The Central Bank of Iceland has revealed that the country’s pension funds used only 77% of the latest allowance it gave them to invest abroad, as parliament passed a landmark bill to start lifting the capital controls imposed after the 2008 crisis.
The bill amending the Foreign Exchange Act of 1992 centred on liberalising capital controls on individuals and firms and was passed on Tuesday by Iceland’s parliament (Althing) by all 47 members who were present, of the 63 members in total.
The legislation means people and companies are now allowed to invest up to ISK30m (€238,000) abroad before the end of this year, at which point the authorisation amount will rise to ISK100m.
From the end of this year, they will also be allowed to transfer deposit balances from accounts with domestic banks to accounts with foreign banks.
The bill does not change the situation for pension funds, however, which are being permitted through separate action to increase their foreign investment, which was effectively frozen in terms of its absolute size when capital controls were put in place eight years ago.
This action has taken the form of tranches of authorisation from the central bank for the funds to invest a certain overall amount – divided between the pension funds according to a varying formula – which have been granted in four stages between mid-2015 up to the latest allowance period, which ended on 30 September.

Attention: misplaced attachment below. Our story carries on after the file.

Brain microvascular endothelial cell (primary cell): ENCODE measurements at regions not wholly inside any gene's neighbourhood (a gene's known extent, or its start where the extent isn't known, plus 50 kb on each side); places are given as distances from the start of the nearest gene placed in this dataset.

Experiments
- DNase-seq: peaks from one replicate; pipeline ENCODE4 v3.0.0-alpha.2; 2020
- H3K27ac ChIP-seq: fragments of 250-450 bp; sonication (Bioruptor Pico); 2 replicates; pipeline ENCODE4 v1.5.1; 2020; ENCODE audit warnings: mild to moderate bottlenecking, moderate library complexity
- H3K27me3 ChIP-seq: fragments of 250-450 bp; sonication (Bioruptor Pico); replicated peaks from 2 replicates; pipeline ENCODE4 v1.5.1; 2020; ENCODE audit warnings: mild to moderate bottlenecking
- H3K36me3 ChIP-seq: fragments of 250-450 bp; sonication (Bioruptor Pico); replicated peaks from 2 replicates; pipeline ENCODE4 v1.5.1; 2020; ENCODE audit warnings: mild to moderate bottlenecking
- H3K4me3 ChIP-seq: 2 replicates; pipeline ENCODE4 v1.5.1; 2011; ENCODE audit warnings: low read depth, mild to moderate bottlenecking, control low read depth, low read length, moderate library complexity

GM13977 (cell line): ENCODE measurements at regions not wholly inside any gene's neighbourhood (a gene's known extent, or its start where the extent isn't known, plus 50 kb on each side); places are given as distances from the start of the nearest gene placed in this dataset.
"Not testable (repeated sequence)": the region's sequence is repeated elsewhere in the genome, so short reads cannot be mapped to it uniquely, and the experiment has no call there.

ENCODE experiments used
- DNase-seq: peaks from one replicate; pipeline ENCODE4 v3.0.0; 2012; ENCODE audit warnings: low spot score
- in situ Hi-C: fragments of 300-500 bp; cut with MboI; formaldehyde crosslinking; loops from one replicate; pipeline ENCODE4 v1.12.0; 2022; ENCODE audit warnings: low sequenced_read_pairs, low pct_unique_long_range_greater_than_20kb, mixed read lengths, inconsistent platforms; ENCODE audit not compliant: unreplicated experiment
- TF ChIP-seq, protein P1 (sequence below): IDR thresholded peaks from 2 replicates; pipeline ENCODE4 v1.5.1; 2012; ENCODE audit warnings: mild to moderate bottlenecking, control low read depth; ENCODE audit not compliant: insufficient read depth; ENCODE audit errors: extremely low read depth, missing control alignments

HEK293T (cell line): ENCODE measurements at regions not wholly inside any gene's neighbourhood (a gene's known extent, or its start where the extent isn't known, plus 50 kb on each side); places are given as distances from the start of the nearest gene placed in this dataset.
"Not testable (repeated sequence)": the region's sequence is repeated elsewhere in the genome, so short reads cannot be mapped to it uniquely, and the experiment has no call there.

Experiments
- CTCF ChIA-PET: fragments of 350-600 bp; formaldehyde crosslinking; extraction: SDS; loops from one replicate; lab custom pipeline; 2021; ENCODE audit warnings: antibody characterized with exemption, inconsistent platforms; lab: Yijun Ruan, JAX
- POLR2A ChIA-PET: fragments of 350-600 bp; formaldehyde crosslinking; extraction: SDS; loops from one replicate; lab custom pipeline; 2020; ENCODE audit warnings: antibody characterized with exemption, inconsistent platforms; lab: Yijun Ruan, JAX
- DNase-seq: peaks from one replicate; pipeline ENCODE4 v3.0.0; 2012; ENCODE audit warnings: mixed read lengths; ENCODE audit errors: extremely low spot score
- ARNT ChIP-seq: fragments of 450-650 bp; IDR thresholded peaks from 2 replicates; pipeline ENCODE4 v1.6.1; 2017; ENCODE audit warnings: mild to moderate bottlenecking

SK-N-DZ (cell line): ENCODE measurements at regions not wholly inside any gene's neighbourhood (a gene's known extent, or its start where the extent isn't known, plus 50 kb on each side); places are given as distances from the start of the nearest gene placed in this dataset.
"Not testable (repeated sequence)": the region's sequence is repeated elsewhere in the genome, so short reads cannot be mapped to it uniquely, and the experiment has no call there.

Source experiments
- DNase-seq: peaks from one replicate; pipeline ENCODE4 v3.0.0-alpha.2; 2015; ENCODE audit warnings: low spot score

The first three allowances totalled ISK40bn, and the most recent allowance for the period between July and September amounted to another ISK40bn.
Figures released by the central bank this week show the pension funds only made use of ISK30.8bn of this, or 77% of the total authorisation.
This follows an 87% use of the previous combined amounts, totalling ISK40bn, or ISK34.7bn in absolute terms.
The figures suggest the allowances are placing little restriction on the pace at which Icelandic pension funds would like to move assets back into foreign markets – on an average level across pension funds, at least.
At the end of June, the pension funds’ foreign assets totalled ISK709bn, according to the central bank’s stability report published yesterday, equating to about 21.3% of total assets.
This was 0.8 percentage points lower than the end of last year and down by about 2.1 percentage points since the end of June 2015.
The Icelandic króna has appreciated strongly against a basket of currencies in 2016.
Pension funds in Iceland report that their ideal allocation to foreign assets is between 30% and 50%, but some are prepared to wait up to 10 years before they achieve this level of diversification to minimise the risk of the investment shift.
The central bank said in its stability report that, when the capital controls are liberalised, capital outflows can be expected because of an increase in firms’ foreign direct investment and to firms and individuals’ attempts to diversify risk in their asset portfolios.
It added: “A wide interest rate differential with abroad and largely favourable conditions in Iceland – together with sizeable foreign currency inflows due to services trade and the associated appreciation of the króna – reduces the risk of large-scale net outflows.”